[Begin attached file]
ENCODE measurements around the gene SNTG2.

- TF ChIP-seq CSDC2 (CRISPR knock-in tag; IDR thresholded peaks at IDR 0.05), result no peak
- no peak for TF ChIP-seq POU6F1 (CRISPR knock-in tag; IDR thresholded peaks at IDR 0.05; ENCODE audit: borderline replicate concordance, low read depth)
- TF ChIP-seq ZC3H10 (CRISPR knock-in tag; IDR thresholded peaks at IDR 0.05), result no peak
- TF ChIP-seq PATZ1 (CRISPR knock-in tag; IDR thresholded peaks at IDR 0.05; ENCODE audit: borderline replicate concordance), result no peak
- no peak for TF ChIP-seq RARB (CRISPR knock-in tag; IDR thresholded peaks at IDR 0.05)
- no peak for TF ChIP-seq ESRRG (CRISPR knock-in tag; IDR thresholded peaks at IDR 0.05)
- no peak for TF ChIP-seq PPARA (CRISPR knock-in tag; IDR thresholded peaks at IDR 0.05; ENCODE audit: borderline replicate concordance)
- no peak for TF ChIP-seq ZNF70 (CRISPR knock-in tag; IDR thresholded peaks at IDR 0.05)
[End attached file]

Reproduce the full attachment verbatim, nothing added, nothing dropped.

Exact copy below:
ENCODE measurements around the gene SNTG2.

- TF ChIP-seq CSDC2 (CRISPR knock-in tag; IDR thresholded peaks at IDR 0.05), result no peak
- no peak for TF ChIP-seq POU6F1 (CRISPR knock-in tag; IDR thresholded peaks at IDR 0.05; ENCODE audit: borderline replicate concordance, low read depth)
- TF ChIP-seq ZC3H10 (CRISPR knock-in tag; IDR thresholded peaks at IDR 0.05), result no peak
- TF ChIP-seq PATZ1 (CRISPR knock-in tag; IDR thresholded peaks at IDR 0.05; ENCODE audit: borderline replicate concordance), result no peak
- no peak for TF ChIP-seq RARB (CRISPR knock-in tag; IDR thresholded peaks at IDR 0.05)
- no peak for TF ChIP-seq ESRRG (CRISPR knock-in tag; IDR thresholded peaks at IDR 0.05)
- no peak for TF ChIP-seq PPARA (CRISPR knock-in tag; IDR thresholded peaks at IDR 0.05; ENCODE audit: borderline replicate concordance)
- no peak for TF ChIP-seq ZNF70 (CRISPR knock-in tag; IDR thresholded peaks at IDR 0.05)